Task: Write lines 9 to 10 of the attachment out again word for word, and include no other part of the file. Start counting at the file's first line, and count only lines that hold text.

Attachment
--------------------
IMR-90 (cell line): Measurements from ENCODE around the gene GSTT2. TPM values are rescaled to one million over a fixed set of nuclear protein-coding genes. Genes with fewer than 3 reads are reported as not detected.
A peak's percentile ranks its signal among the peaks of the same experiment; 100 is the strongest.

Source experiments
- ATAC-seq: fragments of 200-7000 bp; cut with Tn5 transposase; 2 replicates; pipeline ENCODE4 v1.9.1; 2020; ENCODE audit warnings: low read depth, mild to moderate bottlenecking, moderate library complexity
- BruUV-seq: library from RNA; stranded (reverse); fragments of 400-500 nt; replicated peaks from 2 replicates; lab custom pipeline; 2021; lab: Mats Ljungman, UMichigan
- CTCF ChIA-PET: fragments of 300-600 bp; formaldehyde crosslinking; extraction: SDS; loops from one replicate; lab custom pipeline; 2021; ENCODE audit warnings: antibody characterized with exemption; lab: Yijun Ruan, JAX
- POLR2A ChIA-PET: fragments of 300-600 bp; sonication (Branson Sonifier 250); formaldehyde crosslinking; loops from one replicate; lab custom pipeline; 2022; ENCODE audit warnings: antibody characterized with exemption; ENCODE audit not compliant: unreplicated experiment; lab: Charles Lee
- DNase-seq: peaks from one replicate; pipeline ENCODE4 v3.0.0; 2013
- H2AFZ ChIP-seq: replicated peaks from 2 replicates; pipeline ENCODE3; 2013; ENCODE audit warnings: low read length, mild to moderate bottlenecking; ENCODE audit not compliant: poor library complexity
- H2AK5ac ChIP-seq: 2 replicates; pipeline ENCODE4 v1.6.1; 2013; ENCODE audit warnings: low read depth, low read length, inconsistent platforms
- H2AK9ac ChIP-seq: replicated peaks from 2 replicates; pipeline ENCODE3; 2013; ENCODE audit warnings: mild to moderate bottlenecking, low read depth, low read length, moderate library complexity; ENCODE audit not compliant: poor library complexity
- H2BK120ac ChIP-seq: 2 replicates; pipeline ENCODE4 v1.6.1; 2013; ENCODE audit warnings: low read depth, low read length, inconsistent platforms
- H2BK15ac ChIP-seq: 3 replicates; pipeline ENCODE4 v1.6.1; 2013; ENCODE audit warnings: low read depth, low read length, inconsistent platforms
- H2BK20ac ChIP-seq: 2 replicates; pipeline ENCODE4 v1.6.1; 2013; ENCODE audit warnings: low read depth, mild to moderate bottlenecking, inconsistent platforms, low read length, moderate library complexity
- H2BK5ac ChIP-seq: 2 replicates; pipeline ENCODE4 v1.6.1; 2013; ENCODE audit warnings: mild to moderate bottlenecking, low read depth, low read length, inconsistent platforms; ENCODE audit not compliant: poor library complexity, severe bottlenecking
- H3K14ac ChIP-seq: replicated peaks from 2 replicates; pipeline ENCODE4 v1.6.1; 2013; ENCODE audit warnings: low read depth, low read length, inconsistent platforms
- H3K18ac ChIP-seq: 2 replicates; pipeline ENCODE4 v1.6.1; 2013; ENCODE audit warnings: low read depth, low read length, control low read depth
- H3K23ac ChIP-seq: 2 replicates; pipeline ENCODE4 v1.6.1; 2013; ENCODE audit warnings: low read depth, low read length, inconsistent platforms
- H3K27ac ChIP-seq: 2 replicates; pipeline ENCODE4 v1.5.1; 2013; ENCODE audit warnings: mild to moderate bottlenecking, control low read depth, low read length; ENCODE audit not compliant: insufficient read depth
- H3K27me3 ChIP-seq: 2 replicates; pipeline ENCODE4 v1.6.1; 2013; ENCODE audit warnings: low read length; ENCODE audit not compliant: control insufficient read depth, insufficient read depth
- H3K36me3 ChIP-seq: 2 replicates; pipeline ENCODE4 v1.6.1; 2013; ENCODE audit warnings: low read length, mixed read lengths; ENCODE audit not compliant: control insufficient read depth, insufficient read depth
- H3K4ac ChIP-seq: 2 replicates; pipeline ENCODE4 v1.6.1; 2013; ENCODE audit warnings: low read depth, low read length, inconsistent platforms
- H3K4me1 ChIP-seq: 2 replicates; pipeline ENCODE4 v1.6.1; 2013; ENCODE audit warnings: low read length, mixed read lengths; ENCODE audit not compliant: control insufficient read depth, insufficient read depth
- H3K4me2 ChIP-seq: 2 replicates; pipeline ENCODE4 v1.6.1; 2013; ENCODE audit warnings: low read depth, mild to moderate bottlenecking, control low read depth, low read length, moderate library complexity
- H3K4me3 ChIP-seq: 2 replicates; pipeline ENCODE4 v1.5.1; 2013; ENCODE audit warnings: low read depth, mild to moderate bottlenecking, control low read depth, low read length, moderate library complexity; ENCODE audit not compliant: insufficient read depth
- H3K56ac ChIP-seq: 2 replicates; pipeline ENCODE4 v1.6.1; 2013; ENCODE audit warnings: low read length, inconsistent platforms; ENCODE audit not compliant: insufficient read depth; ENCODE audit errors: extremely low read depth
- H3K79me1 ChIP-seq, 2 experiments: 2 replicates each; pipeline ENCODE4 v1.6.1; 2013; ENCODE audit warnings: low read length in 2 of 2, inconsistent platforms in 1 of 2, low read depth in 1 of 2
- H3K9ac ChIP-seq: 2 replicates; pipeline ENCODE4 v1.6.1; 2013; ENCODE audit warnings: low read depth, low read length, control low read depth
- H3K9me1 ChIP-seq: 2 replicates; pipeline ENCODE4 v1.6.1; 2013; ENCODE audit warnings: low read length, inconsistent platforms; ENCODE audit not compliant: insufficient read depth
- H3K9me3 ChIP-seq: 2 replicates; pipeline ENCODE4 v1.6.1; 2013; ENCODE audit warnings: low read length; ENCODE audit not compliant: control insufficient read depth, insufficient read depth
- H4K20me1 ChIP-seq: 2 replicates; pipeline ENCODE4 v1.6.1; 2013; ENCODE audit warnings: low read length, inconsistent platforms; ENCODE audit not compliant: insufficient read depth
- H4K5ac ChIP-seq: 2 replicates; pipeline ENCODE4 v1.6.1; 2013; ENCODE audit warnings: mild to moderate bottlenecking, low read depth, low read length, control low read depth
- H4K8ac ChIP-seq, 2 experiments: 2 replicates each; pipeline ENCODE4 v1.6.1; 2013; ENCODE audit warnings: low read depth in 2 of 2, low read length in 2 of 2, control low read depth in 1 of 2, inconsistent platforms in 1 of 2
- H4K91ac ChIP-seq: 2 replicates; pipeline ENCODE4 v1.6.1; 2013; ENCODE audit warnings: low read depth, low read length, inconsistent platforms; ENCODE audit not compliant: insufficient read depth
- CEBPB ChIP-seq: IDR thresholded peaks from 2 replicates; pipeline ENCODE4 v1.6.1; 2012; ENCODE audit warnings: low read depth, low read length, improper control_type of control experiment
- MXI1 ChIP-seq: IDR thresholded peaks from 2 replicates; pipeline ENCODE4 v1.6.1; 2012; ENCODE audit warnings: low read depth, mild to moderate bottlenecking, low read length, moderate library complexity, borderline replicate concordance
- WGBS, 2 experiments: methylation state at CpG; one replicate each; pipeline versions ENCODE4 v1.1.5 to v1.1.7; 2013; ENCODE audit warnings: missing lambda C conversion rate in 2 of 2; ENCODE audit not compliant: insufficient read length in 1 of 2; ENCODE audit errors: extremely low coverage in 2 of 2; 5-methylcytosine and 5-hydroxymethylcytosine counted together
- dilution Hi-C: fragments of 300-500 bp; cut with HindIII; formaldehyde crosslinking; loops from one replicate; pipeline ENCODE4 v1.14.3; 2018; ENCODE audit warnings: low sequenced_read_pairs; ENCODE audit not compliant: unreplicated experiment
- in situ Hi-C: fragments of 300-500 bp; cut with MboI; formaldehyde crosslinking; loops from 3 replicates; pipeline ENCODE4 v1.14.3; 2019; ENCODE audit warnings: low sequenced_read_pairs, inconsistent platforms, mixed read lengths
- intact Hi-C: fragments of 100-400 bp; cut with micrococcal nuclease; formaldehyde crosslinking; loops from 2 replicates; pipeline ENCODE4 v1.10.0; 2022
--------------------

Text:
- H2AFZ ChIP-seq: replicated peaks from 2 replicates; pipeline ENCODE3; 2013; ENCODE audit warnings: low read length, mild to moderate bottlenecking; ENCODE audit not compliant: poor library complexity
- H2AK5ac ChIP-seq: 2 replicates; pipeline ENCODE4 v1.6.1; 2013; ENCODE audit warnings: low read depth, low read length, inconsistent platforms